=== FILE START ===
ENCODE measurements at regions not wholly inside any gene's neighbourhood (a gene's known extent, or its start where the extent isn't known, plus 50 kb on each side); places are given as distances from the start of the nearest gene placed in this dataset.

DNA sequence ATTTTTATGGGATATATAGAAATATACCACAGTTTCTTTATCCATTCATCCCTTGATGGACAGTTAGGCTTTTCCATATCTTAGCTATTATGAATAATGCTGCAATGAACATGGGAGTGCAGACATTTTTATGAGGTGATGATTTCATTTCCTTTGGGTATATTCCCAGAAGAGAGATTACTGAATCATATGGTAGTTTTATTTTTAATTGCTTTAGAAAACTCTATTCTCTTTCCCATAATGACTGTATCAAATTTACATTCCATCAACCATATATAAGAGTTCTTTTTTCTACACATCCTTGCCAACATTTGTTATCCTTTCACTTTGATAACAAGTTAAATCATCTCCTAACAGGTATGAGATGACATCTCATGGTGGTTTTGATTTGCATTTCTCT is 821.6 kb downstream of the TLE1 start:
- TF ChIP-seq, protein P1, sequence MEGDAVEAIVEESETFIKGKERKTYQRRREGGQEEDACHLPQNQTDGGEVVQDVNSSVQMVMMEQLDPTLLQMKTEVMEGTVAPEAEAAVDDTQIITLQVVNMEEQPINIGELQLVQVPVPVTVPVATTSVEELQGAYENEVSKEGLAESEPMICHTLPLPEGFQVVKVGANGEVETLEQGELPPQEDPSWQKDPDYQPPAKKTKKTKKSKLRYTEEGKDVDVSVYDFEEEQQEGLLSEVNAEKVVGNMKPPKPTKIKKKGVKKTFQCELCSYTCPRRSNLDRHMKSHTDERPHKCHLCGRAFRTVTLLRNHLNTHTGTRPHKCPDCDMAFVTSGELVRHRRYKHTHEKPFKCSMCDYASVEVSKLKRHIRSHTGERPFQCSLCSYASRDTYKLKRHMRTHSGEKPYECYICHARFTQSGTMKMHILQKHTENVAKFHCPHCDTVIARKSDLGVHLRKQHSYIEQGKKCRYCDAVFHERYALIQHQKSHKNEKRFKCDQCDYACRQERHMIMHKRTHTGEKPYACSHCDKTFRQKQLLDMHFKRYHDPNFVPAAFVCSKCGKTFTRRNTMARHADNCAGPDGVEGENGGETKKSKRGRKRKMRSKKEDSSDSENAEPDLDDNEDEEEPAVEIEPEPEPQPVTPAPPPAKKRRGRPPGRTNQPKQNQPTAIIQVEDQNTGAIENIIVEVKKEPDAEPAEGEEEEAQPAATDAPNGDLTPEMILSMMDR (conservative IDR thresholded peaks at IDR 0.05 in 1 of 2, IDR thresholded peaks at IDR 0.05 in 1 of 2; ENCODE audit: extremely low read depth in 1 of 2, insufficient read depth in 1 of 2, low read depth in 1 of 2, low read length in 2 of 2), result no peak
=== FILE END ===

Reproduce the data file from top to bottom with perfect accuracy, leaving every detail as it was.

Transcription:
ENCODE measurements at regions not wholly inside any gene's neighbourhood (a gene's known extent, or its start where the extent isn't known, plus 50 kb on each side); places are given as distances from the start of the nearest gene placed in this dataset.

DNA sequence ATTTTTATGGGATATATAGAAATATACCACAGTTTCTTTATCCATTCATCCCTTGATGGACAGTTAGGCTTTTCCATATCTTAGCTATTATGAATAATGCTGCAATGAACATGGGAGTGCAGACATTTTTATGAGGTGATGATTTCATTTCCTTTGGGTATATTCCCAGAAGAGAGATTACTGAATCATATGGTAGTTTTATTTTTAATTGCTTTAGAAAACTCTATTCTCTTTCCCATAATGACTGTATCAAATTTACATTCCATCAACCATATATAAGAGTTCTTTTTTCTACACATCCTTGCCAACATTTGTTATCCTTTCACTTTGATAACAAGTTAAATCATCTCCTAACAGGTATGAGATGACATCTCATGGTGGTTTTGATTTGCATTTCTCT is 821.6 kb downstream of the TLE1 start:
- TF ChIP-seq, protein P1, sequence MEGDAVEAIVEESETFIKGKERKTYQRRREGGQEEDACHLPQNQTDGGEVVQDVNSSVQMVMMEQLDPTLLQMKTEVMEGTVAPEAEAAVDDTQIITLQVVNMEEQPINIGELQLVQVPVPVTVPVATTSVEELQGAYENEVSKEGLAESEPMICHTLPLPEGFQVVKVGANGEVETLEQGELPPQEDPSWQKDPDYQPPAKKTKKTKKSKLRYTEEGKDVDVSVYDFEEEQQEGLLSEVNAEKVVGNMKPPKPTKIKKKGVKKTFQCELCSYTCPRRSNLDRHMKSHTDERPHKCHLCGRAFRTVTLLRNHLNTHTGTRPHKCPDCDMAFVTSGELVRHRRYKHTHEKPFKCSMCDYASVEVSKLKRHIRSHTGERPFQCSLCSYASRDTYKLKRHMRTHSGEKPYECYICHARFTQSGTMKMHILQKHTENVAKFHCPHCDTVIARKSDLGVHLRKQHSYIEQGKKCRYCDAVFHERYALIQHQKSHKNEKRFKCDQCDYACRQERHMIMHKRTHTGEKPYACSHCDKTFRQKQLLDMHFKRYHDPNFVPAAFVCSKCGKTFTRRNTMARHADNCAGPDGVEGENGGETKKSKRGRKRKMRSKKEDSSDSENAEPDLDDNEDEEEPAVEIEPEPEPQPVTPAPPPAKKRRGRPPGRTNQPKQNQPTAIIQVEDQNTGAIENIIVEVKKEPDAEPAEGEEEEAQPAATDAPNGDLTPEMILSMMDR (conservative IDR thresholded peaks at IDR 0.05 in 1 of 2, IDR thresholded peaks at IDR 0.05 in 1 of 2; ENCODE audit: extremely low read depth in 1 of 2, insufficient read depth in 1 of 2, low read depth in 1 of 2, low read length in 2 of 2), result no peak